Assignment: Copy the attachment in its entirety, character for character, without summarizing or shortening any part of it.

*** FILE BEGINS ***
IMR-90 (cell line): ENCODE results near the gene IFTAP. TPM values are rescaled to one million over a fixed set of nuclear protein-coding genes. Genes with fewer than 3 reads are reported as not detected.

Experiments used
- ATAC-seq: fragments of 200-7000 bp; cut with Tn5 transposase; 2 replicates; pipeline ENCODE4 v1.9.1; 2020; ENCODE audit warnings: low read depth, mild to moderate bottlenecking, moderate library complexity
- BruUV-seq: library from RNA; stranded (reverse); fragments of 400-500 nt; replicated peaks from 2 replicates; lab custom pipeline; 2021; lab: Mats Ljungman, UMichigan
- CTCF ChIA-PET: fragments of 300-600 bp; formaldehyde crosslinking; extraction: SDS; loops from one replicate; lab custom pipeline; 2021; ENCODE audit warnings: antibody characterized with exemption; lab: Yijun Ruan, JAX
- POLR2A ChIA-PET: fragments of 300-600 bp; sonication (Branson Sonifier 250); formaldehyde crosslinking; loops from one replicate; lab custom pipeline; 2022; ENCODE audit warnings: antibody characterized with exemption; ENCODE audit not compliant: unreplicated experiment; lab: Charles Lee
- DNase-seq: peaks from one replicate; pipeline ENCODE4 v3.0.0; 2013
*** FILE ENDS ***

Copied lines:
IMR-90 (cell line): ENCODE results near the gene IFTAP. TPM values are rescaled to one million over a fixed set of nuclear protein-coding genes. Genes with fewer than 3 reads are reported as not detected.

Experiments used
- ATAC-seq: fragments of 200-7000 bp; cut with Tn5 transposase; 2 replicates; pipeline ENCODE4 v1.9.1; 2020; ENCODE audit warnings: low read depth, mild to moderate bottlenecking, moderate library complexity
- BruUV-seq: library from RNA; stranded (reverse); fragments of 400-500 nt; replicated peaks from 2 replicates; lab custom pipeline; 2021; lab: Mats Ljungman, UMichigan
- CTCF ChIA-PET: fragments of 300-600 bp; formaldehyde crosslinking; extraction: SDS; loops from one replicate; lab custom pipeline; 2021; ENCODE audit warnings: antibody characterized with exemption; lab: Yijun Ruan, JAX
- POLR2A ChIA-PET: fragments of 300-600 bp; sonication (Branson Sonifier 250); formaldehyde crosslinking; loops from one replicate; lab custom pipeline; 2022; ENCODE audit warnings: antibody characterized with exemption; ENCODE audit not compliant: unreplicated experiment; lab: Charles Lee
- DNase-seq: peaks from one replicate; pipeline ENCODE4 v3.0.0; 2013